Meeting these extraordinary challenges will require an extraordinary effort on the part of every American. It will require us to remember that we did not get to where we are as a nation by standing pat in a time of change. We did not get here by doing what was easy. That is not how a cluster of 13 colonies became the United States of America.

We are not a people who fear the future. We are a people who make it. On this July 4, we need to summon once more the spirit that inhabited Independence Hall two hundred and thirty-three years ago today.

That is how this generation of Americans will make its mark on history. That is how we will make the most of this extraordinary moment. And that is how we will write the next chapter in the great American story.

I wish you all the best for a happy Fourth of July.

Barack Obama

Independence Day Proclamation, 2007

By the President of the United States of America

"I send greetings to Americans everywhere celebrating Independence Day.

Two hundred thirty-one years ago, 56 brave men signed their names to a bold creed of freedom that set the course of our Nation and changed the history of the world. On this anniversary, we remember the great courage and conviction of our Founders, and we celebrate the enduring principles of our Declaration of Independence.

Through selfless sacrifice and unrelenting determination, the patriots of the American Revolution ensured that our Nation's claim to liberty and equality would not be dismissed or forgotten. The ideals they fought for and the country they helped establish are lasting symbols of hope to the entire world.

Our commitment to America's founding truths remains steadfast. We believe that freedom is a blessing from the Almighty and the birthright of every man and woman. As our Nation faces new challenges, we are answering history's call with confidence that our legacy of freedom will always prevail. On Independence Day, we express our gratitude to the generations of courageous Americans who have defended us and those who continue to serve in our country's hour of need, and we celebrate the liberty that makes America a light to the nations.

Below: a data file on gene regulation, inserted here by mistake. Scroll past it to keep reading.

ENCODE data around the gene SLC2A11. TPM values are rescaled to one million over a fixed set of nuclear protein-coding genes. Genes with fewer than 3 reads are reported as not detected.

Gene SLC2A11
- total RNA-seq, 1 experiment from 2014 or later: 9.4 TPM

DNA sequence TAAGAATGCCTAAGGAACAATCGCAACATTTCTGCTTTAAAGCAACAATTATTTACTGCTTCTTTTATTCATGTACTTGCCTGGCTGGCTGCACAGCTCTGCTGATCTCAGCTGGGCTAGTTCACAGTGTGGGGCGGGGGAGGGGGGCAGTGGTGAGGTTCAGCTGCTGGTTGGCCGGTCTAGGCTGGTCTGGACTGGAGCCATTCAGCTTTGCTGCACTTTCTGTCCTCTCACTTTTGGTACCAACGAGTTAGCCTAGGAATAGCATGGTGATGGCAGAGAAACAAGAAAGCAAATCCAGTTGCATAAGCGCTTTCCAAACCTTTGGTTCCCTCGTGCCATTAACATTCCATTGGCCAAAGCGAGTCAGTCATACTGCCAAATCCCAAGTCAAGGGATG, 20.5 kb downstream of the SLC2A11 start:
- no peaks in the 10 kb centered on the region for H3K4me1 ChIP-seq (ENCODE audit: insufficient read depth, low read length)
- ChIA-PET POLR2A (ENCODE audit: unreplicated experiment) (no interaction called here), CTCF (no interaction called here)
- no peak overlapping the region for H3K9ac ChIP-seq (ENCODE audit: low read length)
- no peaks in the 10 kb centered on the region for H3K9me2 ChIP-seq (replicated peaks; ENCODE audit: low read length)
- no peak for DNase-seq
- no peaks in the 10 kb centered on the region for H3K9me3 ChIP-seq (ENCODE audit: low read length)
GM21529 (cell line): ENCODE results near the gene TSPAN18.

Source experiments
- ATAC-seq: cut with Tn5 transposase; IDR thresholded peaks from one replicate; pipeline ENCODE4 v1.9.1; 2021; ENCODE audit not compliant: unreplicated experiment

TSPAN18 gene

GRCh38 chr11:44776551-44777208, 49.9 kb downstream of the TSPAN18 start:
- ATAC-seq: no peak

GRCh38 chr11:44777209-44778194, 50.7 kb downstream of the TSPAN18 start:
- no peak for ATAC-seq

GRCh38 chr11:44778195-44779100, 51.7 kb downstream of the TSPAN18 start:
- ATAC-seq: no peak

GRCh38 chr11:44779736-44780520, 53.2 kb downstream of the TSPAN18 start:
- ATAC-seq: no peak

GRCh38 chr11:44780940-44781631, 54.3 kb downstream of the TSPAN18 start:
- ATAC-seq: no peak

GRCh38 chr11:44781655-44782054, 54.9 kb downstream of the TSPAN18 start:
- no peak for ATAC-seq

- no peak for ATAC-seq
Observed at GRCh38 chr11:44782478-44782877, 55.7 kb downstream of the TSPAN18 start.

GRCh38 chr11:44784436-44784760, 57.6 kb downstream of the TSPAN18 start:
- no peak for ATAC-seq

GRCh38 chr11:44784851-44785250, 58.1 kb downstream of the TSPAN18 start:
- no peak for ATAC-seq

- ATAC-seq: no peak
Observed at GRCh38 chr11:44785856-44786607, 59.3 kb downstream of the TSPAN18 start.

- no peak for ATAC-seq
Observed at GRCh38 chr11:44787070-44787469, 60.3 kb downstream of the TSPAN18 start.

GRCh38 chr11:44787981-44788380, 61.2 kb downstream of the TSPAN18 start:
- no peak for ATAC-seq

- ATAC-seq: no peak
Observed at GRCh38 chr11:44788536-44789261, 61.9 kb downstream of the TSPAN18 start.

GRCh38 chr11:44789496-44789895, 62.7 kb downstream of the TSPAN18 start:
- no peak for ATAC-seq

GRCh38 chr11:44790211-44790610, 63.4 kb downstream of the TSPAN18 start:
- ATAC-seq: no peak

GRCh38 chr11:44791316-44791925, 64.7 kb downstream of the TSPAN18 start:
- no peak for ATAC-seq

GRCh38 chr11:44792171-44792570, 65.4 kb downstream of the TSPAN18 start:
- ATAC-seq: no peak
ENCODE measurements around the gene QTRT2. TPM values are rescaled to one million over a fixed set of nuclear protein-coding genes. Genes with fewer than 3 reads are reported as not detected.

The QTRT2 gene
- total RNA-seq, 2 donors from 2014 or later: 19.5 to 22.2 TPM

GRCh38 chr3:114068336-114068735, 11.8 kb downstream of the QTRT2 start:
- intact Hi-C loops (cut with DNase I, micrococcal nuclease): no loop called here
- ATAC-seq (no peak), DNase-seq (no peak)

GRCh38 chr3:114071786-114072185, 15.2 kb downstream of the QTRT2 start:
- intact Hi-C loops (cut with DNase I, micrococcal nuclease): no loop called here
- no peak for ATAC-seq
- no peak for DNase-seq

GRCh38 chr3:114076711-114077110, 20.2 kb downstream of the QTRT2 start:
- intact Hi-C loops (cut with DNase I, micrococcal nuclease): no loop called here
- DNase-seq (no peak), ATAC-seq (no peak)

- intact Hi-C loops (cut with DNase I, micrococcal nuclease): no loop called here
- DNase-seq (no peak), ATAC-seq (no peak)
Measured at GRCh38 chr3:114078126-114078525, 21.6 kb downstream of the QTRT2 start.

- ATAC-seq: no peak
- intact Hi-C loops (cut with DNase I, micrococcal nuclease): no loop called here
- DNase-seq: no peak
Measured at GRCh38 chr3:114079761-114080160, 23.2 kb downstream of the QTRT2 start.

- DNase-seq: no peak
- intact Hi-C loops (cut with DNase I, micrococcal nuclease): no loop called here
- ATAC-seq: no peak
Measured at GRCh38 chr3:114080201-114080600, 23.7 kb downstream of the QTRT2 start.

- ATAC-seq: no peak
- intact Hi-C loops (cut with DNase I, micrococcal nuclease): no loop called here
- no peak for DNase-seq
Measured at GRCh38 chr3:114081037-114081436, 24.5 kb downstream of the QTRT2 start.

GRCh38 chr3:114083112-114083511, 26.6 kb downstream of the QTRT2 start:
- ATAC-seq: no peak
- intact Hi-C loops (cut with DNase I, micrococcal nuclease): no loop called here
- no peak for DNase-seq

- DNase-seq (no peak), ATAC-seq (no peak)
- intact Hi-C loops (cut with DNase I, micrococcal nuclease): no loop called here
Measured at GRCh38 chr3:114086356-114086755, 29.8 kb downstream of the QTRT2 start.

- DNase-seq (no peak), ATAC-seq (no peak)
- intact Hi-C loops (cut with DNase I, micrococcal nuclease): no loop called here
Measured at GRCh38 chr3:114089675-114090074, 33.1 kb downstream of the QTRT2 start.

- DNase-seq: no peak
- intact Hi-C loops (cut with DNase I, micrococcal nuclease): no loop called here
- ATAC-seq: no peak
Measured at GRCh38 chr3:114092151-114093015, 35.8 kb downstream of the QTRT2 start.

Laura and I wish you a Happy Fourth of July. May God bless you, and may He bless our wonderful country."

GEORGE W. BUSH
 

Independence Day Proclamation, 2006

By the President of the United States of America

"On July 4, 1776, our Nation's Founders declared "That these United Colonies are, and of Right, ought to be free and Independent States." This declaration marked a great milestone in the history of human freedom. On the 230th anniversary of the signing of the Declaration of Independence, we pay tribute to the courage and dedication of those who created this country, and we celebrate the values of liberty and equality that make our country strong.

The patriots of the Revolutionary War acted on the beliefs that "all men are created equal" and "that they are endowed by their Creator with certain unalienable Rights." By advancing these ideals, generations of Americans have unleashed the hope of freedom for people in every corner of the world.

As we celebrate our independence, Americans can take pride in our history and look to the future with confidence. We offer our gratitude to all the American patriots, past and present, who have sought to advance freedom and lay the foundations of peace. Because of their sacrifice, this country remains a beacon of hope for all who dream of liberty and a shining example to the world of what a free people can achieve. May God continue to bless the United States of America.